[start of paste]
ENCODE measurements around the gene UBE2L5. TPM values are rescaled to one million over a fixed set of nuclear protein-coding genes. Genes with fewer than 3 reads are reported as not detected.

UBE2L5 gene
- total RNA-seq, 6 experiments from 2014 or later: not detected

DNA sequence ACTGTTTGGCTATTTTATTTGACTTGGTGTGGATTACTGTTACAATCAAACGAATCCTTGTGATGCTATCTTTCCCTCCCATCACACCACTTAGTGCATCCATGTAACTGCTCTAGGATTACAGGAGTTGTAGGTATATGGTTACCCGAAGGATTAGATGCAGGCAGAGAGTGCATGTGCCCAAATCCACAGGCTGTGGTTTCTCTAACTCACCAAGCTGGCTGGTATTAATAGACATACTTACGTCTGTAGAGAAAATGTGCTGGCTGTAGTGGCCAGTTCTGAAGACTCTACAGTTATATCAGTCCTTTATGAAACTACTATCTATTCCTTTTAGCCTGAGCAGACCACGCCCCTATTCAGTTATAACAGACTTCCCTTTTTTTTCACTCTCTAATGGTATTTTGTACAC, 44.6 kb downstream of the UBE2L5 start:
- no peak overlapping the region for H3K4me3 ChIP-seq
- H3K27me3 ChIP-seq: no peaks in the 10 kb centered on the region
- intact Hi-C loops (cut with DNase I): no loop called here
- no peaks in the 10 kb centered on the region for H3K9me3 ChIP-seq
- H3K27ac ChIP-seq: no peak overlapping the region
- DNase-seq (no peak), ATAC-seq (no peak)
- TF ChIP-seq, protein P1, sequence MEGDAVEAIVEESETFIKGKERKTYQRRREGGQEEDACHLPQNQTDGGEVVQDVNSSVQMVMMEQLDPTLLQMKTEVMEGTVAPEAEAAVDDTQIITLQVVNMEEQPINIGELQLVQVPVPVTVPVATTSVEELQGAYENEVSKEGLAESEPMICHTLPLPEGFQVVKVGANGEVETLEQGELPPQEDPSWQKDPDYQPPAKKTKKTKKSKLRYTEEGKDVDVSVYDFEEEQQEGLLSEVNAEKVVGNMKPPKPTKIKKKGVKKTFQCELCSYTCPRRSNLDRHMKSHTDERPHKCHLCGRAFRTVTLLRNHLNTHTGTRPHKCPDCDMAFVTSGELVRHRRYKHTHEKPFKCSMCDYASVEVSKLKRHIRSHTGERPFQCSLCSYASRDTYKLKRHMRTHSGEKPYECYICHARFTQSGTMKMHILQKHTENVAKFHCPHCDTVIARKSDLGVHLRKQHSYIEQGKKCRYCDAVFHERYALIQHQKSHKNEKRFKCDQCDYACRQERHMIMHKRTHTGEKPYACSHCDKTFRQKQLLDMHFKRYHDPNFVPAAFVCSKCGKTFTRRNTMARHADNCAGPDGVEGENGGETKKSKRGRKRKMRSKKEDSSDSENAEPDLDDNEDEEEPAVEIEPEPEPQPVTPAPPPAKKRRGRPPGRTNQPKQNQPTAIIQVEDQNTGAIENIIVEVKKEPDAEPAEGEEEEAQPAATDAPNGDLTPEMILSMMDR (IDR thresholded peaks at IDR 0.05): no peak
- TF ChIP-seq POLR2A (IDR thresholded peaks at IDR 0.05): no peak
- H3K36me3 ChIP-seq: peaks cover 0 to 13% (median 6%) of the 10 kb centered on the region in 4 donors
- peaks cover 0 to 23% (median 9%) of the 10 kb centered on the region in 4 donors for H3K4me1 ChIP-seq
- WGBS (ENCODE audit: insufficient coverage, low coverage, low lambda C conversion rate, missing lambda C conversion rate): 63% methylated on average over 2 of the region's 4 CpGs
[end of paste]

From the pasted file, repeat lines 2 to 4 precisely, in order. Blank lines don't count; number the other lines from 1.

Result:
UBE2L5 gene
- total RNA-seq, 6 experiments from 2014 or later: not detected

DNA sequence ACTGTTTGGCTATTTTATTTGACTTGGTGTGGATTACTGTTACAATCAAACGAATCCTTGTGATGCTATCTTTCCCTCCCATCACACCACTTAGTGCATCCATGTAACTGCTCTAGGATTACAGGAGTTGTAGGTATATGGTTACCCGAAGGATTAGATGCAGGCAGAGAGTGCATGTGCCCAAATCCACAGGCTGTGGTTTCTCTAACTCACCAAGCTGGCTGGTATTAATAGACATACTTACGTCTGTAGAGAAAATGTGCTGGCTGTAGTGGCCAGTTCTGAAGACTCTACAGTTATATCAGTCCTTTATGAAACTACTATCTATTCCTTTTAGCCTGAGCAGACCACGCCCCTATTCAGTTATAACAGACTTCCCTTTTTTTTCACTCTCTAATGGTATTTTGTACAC, 44.6 kb downstream of the UBE2L5 start: